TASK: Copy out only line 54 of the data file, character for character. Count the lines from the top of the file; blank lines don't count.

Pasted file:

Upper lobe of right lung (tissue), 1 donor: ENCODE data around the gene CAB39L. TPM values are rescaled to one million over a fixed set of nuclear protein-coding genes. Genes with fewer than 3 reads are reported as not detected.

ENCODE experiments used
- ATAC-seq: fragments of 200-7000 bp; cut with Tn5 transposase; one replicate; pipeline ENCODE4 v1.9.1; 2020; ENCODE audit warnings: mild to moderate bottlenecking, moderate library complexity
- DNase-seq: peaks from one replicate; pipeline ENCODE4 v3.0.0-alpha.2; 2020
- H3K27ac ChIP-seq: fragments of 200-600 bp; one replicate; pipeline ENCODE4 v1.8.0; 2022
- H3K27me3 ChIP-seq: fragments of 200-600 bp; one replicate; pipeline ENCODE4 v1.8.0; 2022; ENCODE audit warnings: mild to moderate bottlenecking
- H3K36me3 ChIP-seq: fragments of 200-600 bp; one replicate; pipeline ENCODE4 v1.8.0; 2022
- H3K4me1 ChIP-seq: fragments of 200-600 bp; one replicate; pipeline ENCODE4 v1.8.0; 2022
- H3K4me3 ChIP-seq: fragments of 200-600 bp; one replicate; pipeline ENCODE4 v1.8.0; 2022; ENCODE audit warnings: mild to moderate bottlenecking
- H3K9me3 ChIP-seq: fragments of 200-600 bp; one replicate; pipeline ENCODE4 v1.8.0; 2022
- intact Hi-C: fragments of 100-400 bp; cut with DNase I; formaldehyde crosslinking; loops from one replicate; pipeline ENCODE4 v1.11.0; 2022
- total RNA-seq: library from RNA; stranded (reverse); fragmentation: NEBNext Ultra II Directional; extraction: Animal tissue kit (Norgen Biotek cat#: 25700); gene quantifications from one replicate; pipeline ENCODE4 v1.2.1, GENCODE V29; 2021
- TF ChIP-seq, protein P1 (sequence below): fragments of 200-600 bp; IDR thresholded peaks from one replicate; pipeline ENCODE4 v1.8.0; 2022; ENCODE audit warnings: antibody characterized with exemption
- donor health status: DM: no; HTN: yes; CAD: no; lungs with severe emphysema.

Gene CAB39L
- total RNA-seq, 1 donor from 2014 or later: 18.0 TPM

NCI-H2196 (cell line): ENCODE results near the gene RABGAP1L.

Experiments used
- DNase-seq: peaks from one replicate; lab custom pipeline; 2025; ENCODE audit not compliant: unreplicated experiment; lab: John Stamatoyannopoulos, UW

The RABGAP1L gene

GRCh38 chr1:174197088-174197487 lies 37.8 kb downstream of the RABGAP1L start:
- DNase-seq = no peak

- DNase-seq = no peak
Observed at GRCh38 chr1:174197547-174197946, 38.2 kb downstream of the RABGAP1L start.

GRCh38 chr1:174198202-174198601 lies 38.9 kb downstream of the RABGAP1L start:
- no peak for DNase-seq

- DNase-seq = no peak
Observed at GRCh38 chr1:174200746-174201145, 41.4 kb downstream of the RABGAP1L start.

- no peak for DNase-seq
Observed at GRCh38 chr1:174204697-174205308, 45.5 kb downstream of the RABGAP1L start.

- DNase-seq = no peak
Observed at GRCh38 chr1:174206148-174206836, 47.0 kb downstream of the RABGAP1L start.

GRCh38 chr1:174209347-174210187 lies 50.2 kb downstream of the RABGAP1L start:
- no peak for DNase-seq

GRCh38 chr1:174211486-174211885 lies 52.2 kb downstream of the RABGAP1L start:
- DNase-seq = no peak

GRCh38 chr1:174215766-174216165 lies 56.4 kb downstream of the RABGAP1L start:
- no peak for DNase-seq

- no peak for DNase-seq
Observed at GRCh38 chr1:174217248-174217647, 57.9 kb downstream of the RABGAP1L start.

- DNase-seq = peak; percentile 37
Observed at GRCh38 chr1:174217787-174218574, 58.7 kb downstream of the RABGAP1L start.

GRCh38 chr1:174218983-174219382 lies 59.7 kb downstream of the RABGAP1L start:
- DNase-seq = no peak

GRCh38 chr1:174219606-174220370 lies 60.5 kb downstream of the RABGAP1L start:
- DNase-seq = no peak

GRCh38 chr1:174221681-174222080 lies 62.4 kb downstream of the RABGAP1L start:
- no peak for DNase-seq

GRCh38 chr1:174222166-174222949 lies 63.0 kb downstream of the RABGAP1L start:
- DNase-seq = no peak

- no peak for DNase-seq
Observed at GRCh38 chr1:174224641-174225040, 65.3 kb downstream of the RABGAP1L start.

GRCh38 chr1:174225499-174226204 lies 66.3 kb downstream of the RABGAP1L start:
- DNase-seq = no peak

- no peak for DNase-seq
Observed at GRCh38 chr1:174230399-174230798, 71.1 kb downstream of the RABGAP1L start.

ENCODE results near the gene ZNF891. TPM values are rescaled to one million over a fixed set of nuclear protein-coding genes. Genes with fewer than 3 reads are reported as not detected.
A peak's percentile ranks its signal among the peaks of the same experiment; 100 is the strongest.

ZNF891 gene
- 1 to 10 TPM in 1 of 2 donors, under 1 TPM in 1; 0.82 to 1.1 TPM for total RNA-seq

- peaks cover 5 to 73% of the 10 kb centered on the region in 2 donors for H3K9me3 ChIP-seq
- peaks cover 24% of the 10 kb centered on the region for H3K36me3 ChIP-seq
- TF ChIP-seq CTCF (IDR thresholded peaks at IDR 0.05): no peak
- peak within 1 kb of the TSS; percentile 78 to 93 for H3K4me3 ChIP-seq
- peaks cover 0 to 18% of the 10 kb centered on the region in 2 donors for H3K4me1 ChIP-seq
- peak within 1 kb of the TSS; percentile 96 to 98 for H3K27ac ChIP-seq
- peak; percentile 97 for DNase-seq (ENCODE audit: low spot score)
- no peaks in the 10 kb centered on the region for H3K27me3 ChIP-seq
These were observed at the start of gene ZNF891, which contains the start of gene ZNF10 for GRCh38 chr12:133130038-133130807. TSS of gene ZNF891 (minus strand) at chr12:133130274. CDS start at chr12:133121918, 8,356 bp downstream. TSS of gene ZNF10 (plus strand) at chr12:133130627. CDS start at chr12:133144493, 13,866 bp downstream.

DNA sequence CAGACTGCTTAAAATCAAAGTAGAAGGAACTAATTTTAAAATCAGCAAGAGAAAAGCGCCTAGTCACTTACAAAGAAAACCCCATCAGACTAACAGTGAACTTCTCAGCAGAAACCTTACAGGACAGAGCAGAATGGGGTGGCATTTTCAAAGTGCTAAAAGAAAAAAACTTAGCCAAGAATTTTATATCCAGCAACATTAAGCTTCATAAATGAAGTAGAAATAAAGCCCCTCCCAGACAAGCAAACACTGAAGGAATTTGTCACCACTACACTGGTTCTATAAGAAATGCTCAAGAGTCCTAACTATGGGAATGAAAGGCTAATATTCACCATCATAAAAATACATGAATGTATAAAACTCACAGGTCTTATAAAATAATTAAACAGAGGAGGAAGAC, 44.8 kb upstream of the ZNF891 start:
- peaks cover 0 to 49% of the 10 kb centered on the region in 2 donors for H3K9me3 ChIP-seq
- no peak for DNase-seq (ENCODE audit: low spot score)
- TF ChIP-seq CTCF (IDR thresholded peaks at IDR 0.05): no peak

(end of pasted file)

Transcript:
- DNase-seq = no peak